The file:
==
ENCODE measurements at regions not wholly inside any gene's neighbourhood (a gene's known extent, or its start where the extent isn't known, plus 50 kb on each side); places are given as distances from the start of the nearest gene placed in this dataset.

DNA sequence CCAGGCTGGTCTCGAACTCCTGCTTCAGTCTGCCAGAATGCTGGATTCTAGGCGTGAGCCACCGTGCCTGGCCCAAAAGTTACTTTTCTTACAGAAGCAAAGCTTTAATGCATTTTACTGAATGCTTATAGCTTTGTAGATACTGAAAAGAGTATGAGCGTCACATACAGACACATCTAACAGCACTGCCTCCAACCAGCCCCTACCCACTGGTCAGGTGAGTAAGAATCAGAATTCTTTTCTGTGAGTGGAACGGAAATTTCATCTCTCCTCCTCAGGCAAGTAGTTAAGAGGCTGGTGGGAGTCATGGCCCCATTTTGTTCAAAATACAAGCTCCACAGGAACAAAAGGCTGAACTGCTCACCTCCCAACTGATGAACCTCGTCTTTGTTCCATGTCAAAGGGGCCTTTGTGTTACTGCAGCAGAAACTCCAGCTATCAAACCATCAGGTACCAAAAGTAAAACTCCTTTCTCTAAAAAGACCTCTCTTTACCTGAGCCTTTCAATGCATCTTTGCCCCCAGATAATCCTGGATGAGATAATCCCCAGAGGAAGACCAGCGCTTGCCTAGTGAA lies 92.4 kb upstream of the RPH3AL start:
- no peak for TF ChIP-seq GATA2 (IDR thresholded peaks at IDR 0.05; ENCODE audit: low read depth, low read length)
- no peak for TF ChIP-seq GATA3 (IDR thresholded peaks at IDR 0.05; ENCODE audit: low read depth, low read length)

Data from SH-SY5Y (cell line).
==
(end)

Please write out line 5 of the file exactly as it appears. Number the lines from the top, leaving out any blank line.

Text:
Data from SH-SY5Y (cell line).